You wouldn’t film 3 weeks worth of bird footage for a documentary and display that as a final piece. The real creativity is pulling a narrative from the footage, weaving a tapestry of information and visuals to enhance and condense something into a manageable and entertaining format. In that sense, almost all documentaries have a desire to be like any other form of storytelling. You are along for the ride, and documentaries are no different, despite how “truthful” they try and make themselves out to be. Every image and edit is manipulated to cut out the rubbish and display the best parts to you. But enough about that…
Each logo is designed and constructed in Photoshop, most of the time conforming to “Hatventures In” and then the logo of the game beneath it, taking centre stage. You may well watch our content for us, but most watch our content for what game it is we’re playing, and that takes precedence over our name. The game comes with a budget and lots of marketing, therefore that logo would be much more popular than “Hatventures”, that goes without saying.
We also end with an “End Plate”, which is simply a good way to round off an episode, to primarily tell the audience “It’s over” but also assist you to the next episode, encourage you to subscribe so you don’t miss another episode if you’re enjoying the series, and also to look at other series if you’re interested. I could talk for hours about the design of the end plate itself, but that could be another blog post.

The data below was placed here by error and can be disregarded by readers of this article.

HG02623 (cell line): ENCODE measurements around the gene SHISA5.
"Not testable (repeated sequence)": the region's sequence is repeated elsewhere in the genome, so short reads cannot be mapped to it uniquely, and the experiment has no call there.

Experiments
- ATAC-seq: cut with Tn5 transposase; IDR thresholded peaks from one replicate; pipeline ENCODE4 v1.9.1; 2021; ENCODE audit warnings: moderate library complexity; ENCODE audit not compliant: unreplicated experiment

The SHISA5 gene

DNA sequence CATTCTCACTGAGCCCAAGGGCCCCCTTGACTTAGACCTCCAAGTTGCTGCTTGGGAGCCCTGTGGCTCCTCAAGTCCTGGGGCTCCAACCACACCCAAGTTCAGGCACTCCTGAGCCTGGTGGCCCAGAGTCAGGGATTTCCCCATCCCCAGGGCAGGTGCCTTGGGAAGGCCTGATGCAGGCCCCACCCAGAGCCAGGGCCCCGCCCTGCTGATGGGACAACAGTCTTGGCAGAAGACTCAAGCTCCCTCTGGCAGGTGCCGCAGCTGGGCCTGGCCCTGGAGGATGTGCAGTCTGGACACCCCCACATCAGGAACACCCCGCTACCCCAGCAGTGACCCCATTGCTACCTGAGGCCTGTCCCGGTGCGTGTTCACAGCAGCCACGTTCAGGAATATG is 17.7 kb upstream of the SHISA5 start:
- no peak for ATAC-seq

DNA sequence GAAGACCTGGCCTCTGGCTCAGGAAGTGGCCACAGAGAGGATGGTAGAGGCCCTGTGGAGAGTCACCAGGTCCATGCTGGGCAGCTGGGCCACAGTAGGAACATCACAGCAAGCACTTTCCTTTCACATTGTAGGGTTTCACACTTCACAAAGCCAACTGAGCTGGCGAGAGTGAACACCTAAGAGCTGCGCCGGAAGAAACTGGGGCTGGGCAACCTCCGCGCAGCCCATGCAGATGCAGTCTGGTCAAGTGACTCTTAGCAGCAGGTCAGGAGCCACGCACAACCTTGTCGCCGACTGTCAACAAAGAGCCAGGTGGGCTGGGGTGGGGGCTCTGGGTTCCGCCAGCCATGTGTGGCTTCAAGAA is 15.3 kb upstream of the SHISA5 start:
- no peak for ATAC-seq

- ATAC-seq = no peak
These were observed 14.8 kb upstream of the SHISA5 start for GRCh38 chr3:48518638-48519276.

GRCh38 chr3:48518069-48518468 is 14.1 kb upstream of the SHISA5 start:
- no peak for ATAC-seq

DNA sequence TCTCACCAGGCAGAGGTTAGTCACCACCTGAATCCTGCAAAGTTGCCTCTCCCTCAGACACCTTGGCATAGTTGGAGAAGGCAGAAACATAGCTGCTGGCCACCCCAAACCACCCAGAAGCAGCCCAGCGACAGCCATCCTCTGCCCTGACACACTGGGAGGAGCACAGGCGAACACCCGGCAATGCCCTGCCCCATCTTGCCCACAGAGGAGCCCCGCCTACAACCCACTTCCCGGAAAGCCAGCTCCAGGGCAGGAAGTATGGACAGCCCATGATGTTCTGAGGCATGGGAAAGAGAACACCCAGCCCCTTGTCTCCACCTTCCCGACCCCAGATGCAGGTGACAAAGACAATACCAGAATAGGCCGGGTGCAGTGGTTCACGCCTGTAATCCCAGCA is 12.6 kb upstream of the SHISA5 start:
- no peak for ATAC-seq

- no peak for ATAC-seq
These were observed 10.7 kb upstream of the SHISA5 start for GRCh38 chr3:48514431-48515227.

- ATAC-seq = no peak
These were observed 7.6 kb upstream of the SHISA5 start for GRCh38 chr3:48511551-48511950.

With editing, as I’ve mentioned before. Depending on the game, we always have interesting ideas on how to display the game that is slightly different to the contentional “hit record and talk” format. This is entertainment, we want graphical overlays counting how many times we died, because it’s interesting. We want to switch to what that person is seeing, because he’s doing something far more interesting than the current camera. I want then to rewind that bit because it was funny, I’d like for this moment to randomly turn into a song with some strange effects.
That’s what we like, and that’s what we try and do when we can. Why does it always have to be conventional, when it can be so much more? Why not put that extra bit of … madness, into the edit if you’re capable?
Music is another side to our “creativity”, we’re lucky enough to all have some sort of musical talent, so we each strive to make all our own songs and themes for our series, it’s another way to tailor the music entirely to our needs.
We need a 20 second, jungle-cinematic-orchestral-extra cowbell-intro-theme? Sure, where’s my MIDI keyboard. We’re not wasting time scouring the internet in search of awful royalty-free music, instead we’re making it ourselves. I think I’m also a little addicted to doing absolutely everything myself too…